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Hyundai Motor Expected to Unveil a New Governance Reform Plan
Likely to Adopt a Shareholder Friendly Approach
Hyundai Motor Expected to Unveil a New Governance Reform Plan
  • By Jung Min-hee
  • March 6, 2019, 12:13
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Hyundai Motor Group is expected to announce a new governance reform plan soon.

Under pressure from U.S. activist hedge fund Elliott Management, Hyundai Motor Group is expected to propose a stronger shareholder friendly policy and announce its new governance reform plan.

The group scrapped its governance reform scheme last year due to opposition from institutional shareholders, including Elliott Management. Industry watchers expect the group will present a more shareholder friendly governance plan this time.

Hyundai Motor Co. executive vice chairman Chung Eui-sun will be confirmed as chief executive officer (CEO) of Hyundai Motor Co. and Hyundai Mobis at the board meetings of the two companies to be held after the general shareholders meetings on March 22. Before the board meetings, Hyundai Motor Group presented a stronger shareholder friendly policy to respond to Elliott's call for higher dividend payouts.

Previously, Hyundai Mobis announced a 2.60 trillion won (US$2.31 billion) shareholder return package over the next three years in response to Elliott’s demand for special dividend payouts worth 2.50 trillion won (US$2.22 billion). Hyundai Motor presented its medium and long-term performance improvement guidance, pledging to attain an operating margin of 7 percent  and return on equity (ROE) of 9 percent by 2020.

When Chung is elected as CEO, the group is forecast to come up with its new governance reform plan which can receive approval from shareholders. The IB industry believes that Hyundai Motor Group will unveil its governance reform plan by the end of next month. The new plan, like the earlier one, is expected to put Hyundai Mobis at the top of the governance structure and use Hyundai Glovis as a key unit in an organizational overhaul.

If Hyundai Motor Group’s performance improves quickly in the first half of the year, Chung may aggressively increase his stakes in core businesses. In this case, Chung can fully receive his dividends and sell off his stake in Hyundai Glovis, a subsidiary that was named by the Fair Trade Commission as a tool for intra-group unfair trading.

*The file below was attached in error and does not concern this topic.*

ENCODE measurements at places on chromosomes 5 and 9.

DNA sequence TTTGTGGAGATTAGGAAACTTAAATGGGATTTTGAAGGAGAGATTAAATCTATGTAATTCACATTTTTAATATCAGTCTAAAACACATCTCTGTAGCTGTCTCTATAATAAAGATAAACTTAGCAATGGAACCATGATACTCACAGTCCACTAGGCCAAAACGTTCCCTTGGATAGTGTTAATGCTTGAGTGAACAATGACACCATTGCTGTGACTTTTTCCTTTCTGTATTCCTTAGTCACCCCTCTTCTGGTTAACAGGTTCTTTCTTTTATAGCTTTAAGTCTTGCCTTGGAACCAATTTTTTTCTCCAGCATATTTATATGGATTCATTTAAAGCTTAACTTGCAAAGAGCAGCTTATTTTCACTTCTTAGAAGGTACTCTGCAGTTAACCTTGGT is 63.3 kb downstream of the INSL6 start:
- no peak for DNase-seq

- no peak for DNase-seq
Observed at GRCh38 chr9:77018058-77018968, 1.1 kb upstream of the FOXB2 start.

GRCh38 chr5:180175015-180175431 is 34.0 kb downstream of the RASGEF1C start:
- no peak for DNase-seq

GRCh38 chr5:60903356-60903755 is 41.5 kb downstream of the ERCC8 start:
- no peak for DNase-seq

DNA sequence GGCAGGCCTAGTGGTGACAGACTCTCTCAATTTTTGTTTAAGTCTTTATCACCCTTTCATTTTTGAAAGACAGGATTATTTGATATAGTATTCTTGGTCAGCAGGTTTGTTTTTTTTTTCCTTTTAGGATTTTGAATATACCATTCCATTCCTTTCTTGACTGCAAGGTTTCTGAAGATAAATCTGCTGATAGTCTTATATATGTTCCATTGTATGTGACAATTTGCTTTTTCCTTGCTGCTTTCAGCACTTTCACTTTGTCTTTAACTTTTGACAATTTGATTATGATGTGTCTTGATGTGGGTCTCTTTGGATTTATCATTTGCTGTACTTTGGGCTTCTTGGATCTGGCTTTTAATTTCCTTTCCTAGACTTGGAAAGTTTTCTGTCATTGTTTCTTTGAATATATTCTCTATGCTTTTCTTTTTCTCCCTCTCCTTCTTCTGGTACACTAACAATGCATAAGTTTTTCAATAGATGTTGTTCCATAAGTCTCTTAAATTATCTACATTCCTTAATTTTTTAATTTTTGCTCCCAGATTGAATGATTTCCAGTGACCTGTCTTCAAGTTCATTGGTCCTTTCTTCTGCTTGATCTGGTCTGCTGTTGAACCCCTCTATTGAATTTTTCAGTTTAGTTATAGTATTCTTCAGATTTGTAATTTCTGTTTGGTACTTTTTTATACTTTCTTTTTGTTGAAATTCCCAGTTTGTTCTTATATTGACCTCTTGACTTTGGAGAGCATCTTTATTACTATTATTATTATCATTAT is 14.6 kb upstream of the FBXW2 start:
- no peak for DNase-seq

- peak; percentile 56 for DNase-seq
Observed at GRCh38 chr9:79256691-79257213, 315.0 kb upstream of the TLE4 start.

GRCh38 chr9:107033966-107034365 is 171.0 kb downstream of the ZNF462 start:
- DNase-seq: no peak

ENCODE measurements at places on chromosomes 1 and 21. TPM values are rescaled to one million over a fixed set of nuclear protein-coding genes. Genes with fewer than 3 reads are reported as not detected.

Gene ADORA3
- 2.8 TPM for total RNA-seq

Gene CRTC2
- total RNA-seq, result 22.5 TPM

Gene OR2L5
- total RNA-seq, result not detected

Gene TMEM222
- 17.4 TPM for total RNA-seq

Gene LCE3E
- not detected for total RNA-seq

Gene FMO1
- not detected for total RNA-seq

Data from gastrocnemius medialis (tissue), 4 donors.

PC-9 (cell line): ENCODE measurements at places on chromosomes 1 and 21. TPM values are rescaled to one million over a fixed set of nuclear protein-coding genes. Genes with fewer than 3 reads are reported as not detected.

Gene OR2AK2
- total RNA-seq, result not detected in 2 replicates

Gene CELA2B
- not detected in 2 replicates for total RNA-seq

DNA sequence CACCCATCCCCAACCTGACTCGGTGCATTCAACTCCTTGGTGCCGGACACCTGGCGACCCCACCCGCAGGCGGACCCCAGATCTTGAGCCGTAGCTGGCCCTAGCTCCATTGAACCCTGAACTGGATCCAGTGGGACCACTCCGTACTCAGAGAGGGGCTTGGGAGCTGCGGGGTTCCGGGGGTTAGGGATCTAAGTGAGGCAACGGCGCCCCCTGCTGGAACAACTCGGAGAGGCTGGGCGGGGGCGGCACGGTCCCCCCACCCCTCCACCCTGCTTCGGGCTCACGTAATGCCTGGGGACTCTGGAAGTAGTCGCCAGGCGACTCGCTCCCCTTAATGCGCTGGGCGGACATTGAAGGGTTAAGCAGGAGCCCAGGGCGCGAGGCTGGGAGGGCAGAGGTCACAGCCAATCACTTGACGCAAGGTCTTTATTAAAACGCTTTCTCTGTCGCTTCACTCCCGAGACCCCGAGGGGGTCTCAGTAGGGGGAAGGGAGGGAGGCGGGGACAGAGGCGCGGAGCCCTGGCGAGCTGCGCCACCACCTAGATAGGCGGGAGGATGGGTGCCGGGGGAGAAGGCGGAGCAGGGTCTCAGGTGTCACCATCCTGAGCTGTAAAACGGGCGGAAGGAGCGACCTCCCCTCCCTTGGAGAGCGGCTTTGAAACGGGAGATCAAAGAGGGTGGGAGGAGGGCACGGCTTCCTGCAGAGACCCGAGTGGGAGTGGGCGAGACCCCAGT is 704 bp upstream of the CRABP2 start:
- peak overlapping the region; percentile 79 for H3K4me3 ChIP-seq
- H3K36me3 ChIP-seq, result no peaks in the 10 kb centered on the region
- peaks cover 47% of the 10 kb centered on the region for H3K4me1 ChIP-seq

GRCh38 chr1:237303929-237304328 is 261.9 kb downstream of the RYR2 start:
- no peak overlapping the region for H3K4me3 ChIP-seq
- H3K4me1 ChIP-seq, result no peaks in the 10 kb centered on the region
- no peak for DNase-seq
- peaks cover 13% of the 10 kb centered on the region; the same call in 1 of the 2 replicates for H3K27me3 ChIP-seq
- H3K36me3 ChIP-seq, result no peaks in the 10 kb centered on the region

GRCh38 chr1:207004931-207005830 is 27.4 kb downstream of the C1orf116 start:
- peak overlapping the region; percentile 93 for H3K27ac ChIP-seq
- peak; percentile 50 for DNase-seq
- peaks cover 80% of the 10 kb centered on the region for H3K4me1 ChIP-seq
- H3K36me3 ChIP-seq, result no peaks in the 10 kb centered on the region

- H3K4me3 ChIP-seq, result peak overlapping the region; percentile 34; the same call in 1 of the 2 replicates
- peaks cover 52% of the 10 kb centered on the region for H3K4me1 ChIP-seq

Chung may attempt to partially revise last year's governance reform plan. He may push for a merger between spun-off units of Hyundai Mobis and Hyundai Glovis and address the complaints of Hyundai Mobis shareholders by changing the merger ratio. He can become the largest shareholder of the remaining Hyundai Mobis by exchanging his stake in merged Hyundai Glovis with the stake in Hyundai Mobis owned by Kia Motors. He can acquire the 7 percent stake held by chairman Chung Mong-koo through inheritance and the 5.7 percent owned by Hyundai Steel through purchase. In this case, however, he needs a new logic to justify the change in the merger ratio. Chung’s stake in Hyundai Mobis can also be reduced.

There is another option for the governance reform plan. The group can put Hyundai Glovis at the top of the governance structure. In this case, the group can split Hyundai Mobis and have Hyundai Glovis acquire the stake in the remaining Hyundai Mobis held by Kia Motors. Chung can secure enough stakes to directly and indirectly control the group and convert the indirect stake into the direct stake through the merger between the two companies in the future.

Some experts say that the group is least likely to reform its governance structure through the spin-off of business divisions with the announcement of Hyundai Mobis’ shareholder value improvement plan. Lee Jae-il, an analyst at Eugene Investment & Securities, said, “Since it confirmed a large-scale capital investment, it cannot reduce Hyundai Mobis’ capital and worsen its cash flow of operation. The practical alternative plan at this stage can be the settlement of the cross-shareholding structure by the major shareholder’s purchase of the stake in Hyundai Mobis owned by Kia Motors.

Hyundai Motor Group announced its plan to spin off Hyundai Mobis’ module and after-sales business and merge it with Hyundai Glovisin April last year. However, it withdrew the plan after Elliott said the 0.71:1 merger ratio between Hyundai Mobis and Hyundai Glovis would undervalue Mobis shares and is unfair to its shareholders.


Hyundai Motor Group has four cross-shareholding structures between Hyundai Mobis, Hyundai Motor, Kia Motors and Hyundai Mobis. Chung does not have the stake in Hyundai Mobis, which is at the top of the governance structure, so the core of the governance reform plan is to strengthen the control of affiliates through Hyundai Mobis in the future.